You then launch node with the service.js script and point it to the URL of your CouchDB instance. It is important to note that node need not run on the same machine as your CouchDB instance: thanks to CouchDB’s RESTful HTTP interface, it can obviously be queried from afar. Furthermore, all JavaScript and/or Node.js dependencies must be accessible on the machine running node (i.e. the client machine). I’ve wrapped the lot into a small executable I’ve called couchlisten.js:

#!/usr/bin/env node

var service = require('node.couch.js/changes/lib/service');
var couchdbUrl = '';


So, what happens when I launch that program? node is executed and loads the required modules. The principal module is service, which then

  1. Reads a list of all databases at the specified URI.
  2. For each of the design documents, service tries to load the JavaScript contained in each of the changes fields. If the JavaScript code in the changes field contains an error, node will bail out and stop.
  3. That JavaScript code sets up listeners to wait for document updates to actually occur.
  4. service.js sets up an event to rescan CouchDB databases and design documents every 60 seconds.

Let me create a first design document called _design/app which contains the following JavaScript in the changes field:

I’ll now start node on another window, and keep an eye on that, while we continue working here.

I’m now going to add a document to my database.

$ curl -X PUT http://home:5984/db/jane -d '{"name":"Jane","type":"card","sn":"Jolie"}'

At the same instant, our node listener picks up the change and executes our JavaScript program, so we see on node’s console:

Hey: Jane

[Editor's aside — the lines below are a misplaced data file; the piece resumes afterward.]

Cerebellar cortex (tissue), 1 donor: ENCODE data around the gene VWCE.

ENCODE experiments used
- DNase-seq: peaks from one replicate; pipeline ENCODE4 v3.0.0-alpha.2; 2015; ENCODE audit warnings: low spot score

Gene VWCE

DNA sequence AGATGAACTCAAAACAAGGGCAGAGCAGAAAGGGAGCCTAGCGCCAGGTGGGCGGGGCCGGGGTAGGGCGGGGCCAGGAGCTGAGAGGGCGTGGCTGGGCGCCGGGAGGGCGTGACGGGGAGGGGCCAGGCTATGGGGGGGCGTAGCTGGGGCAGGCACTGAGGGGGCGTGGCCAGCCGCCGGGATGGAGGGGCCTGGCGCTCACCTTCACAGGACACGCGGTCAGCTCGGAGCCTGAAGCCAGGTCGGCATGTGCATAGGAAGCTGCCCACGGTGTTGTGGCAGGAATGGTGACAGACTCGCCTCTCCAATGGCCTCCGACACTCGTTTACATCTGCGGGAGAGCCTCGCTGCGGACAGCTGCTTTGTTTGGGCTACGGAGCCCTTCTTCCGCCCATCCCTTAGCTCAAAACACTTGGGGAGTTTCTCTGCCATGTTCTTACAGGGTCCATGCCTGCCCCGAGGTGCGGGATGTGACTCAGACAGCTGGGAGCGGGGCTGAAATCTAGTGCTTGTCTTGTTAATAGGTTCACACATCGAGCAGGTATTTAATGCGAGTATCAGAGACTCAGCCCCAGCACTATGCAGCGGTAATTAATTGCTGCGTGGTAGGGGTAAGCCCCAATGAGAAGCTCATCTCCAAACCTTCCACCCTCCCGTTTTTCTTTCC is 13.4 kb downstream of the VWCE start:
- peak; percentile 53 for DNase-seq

The first line with the JSON string is printed by the JSON.stringify() method – useful for visualizing what our JavaScript has to work with. The second line (Hey: Jane) is printed by the second sys.puts().


Shall I delete that document? Ok, here goes:

curl -X DELETE http://home:5984/db/jane?rev=1-73ecb8a37d617c04e52c982cd4de5e11

whereupon our node program displays


Take particular note of the _deleted field, which allows me to differenciate whether I’m handling a real update or whether I should perhaps ignore this update notification as it is a deletion.

So far we’ve managed to create a minuscule JavaScript program contained in a CouchDB design document which is read by our node.js instance and executed whenever a document is added to (or deleted from) our CouchDB database.

Taking this a step further, let’s see if we can actually do something with the updates.

Urgent tweets

Suppose I have a database into which messages (i.e. documents) are posted that may have a particular priority. I want to ensure that documents tagged with an “urgent” priority are notified to my Twitter account as soon as they are added to CouchDB.

The changes script in the design document now contains this JavaScript code, which relies on twitscript (a node.js module) to do the actual tweeting. In order to avoid update notifications for design documents, I check whether the document’s ID is one of those.

I don’t have to restart couchlisten.js, as it will pick up the modified design document momentarily.

And the result is quite pleasing:

And then?

CouchDB’s changes API together with node.js and a bit of JavaScript open the potential to create exciting applications that react in real time to database modifications. I can use these update notifications for all sorts of interesting tasks:

  • I can use these update notifications to tally how many updates to a database have occurred, and then, initiate a backup to a remote site. (One that doesn't have CouchDB -- I'd otherwise use replication for that, wouldn't I? :-) )
  • If I use CouchDB as a writing platform, I can post via XML-RPC to my WordPress, Blogger, MT, etc. blog as soon as a document changes.
  • If I think "DNS" database, with a solution like my <a href=/2010/05/05/powerdns-and-a-couchdb-backend/">CouchDB pipe back-end to PowerDNS</a>, I can use an update notification to send an alert e-mail to the domain's hostmaster, so that (s)he can verify the zone.

There is a lot to learn here, and I’ve only just started. For example, there is the CommonJS initiative which wants to create standardized modules for use in JavaScript. The good news? CouchDB supports this as well. There’s also a lot more (for me) to learn about node.js, including the dozens of modules for it; these include Web servers, frameworks, database interfaces, templating systems, parsers, etc.

Database, CLI, twitter, CouchDB, and NoSQL :: 10 May 2010 :: e-mail